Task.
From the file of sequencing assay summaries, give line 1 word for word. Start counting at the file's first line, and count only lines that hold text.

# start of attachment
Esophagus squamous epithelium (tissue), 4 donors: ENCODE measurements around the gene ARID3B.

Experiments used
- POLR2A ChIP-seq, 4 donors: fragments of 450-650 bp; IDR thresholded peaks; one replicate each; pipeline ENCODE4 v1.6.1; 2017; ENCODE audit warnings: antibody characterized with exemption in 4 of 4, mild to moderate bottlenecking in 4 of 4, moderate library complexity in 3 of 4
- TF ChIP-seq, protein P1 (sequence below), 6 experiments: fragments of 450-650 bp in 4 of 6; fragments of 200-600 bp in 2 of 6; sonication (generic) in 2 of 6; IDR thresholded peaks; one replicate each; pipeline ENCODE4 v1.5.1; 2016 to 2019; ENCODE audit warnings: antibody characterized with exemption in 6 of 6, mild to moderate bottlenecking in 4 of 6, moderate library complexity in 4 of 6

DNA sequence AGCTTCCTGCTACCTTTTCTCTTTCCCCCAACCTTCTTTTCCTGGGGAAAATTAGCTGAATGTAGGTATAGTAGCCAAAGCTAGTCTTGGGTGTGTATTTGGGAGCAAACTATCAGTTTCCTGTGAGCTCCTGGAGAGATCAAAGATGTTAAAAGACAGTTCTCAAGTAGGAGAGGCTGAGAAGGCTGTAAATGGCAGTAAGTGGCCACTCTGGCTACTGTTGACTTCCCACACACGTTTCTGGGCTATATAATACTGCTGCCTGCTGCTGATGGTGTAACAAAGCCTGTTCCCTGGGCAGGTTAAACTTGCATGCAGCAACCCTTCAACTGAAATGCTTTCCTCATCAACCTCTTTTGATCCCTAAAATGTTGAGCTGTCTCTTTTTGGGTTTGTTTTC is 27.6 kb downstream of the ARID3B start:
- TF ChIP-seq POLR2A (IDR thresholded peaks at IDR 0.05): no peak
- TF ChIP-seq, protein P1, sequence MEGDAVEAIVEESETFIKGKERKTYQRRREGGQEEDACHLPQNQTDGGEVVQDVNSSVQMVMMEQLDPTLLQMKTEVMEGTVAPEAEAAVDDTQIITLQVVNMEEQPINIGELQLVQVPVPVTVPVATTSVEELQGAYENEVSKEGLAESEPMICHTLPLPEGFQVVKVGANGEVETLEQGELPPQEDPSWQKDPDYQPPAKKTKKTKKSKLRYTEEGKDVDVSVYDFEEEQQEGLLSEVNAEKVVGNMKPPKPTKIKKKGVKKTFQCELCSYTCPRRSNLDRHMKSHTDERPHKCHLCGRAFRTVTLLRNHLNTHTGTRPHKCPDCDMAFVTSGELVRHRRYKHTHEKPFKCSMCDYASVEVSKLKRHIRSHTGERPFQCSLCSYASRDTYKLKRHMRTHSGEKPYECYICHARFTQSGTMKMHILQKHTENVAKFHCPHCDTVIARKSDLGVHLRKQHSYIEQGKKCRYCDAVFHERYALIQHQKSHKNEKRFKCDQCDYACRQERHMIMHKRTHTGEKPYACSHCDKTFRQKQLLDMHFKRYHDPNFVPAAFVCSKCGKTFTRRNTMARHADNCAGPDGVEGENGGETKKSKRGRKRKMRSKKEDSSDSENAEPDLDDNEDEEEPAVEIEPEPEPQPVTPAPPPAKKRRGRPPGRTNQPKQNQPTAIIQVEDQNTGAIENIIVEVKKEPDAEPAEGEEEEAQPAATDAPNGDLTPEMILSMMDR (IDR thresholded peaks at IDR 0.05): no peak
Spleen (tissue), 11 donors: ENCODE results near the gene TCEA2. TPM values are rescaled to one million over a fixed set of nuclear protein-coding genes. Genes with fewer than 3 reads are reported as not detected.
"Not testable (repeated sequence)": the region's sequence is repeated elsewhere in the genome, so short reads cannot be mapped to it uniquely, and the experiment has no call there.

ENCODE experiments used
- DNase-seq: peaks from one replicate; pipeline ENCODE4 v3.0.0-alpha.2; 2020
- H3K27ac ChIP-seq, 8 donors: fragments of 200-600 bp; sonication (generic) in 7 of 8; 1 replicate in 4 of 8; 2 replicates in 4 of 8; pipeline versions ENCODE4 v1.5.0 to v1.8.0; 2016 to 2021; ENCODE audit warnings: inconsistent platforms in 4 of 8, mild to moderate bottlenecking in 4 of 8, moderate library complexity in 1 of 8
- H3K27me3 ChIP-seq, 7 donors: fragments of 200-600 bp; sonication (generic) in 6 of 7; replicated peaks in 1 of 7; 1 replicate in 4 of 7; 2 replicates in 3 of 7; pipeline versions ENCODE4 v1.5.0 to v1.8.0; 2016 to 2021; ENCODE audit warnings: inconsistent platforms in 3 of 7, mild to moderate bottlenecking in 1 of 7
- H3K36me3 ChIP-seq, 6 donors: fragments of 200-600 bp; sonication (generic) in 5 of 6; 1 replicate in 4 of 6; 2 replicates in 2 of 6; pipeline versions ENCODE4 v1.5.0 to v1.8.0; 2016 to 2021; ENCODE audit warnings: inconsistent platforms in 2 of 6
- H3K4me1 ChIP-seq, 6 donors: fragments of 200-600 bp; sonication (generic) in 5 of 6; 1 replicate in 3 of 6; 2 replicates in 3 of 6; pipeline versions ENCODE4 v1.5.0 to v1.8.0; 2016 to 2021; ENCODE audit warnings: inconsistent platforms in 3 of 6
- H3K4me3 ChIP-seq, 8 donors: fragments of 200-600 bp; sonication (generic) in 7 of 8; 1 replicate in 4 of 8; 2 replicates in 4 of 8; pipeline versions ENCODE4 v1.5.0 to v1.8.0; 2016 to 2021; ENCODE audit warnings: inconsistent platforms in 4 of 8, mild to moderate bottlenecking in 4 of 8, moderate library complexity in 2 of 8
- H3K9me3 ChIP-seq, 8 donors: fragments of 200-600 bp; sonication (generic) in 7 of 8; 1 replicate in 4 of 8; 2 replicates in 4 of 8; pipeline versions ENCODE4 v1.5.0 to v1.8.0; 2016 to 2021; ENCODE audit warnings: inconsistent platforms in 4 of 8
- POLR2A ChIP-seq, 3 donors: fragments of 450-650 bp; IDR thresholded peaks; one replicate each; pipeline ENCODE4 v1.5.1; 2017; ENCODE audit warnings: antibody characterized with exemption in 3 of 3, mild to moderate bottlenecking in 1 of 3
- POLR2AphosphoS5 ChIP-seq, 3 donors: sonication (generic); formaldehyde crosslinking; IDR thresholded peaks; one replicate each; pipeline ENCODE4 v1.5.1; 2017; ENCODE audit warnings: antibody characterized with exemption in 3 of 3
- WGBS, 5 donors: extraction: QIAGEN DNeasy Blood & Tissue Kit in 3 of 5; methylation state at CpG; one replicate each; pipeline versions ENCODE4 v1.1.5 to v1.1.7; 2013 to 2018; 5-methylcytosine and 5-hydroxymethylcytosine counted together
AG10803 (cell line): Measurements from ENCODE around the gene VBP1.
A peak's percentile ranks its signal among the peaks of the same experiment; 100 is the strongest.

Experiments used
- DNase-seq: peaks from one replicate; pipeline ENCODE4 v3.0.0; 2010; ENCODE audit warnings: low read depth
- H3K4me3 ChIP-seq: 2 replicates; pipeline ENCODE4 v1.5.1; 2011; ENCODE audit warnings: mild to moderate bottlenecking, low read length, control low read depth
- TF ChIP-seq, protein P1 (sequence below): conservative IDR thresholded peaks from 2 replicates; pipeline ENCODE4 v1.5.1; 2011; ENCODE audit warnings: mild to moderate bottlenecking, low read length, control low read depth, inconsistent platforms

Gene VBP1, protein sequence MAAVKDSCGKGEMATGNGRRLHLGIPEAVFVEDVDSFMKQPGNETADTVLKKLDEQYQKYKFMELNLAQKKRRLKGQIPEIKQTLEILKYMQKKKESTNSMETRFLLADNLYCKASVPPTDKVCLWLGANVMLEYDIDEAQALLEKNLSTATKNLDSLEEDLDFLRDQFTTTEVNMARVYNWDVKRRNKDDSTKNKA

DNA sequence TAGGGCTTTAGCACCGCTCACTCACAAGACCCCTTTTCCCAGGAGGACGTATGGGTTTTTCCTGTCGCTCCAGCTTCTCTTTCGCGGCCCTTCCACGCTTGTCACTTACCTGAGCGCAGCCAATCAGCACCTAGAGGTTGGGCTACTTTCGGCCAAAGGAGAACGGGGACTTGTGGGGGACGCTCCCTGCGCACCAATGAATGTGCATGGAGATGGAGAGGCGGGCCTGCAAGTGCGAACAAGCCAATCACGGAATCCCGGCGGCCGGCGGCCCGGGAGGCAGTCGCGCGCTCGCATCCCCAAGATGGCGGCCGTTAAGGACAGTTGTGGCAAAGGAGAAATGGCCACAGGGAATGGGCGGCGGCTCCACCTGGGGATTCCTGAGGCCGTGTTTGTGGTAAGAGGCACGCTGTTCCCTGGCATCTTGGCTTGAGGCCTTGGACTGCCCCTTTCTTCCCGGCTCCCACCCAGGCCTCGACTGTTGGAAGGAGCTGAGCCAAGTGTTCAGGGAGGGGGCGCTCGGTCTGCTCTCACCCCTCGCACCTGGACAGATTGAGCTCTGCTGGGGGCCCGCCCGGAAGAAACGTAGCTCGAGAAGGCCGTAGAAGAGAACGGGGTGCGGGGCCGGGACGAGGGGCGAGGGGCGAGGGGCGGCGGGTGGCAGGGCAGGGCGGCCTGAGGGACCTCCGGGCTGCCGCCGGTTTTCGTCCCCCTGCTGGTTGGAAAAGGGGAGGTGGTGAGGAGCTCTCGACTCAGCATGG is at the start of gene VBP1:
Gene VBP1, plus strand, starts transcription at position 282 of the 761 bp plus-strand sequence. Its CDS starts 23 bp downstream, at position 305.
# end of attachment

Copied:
Esophagus squamous epithelium (tissue), 4 donors: ENCODE measurements around the gene ARID3B.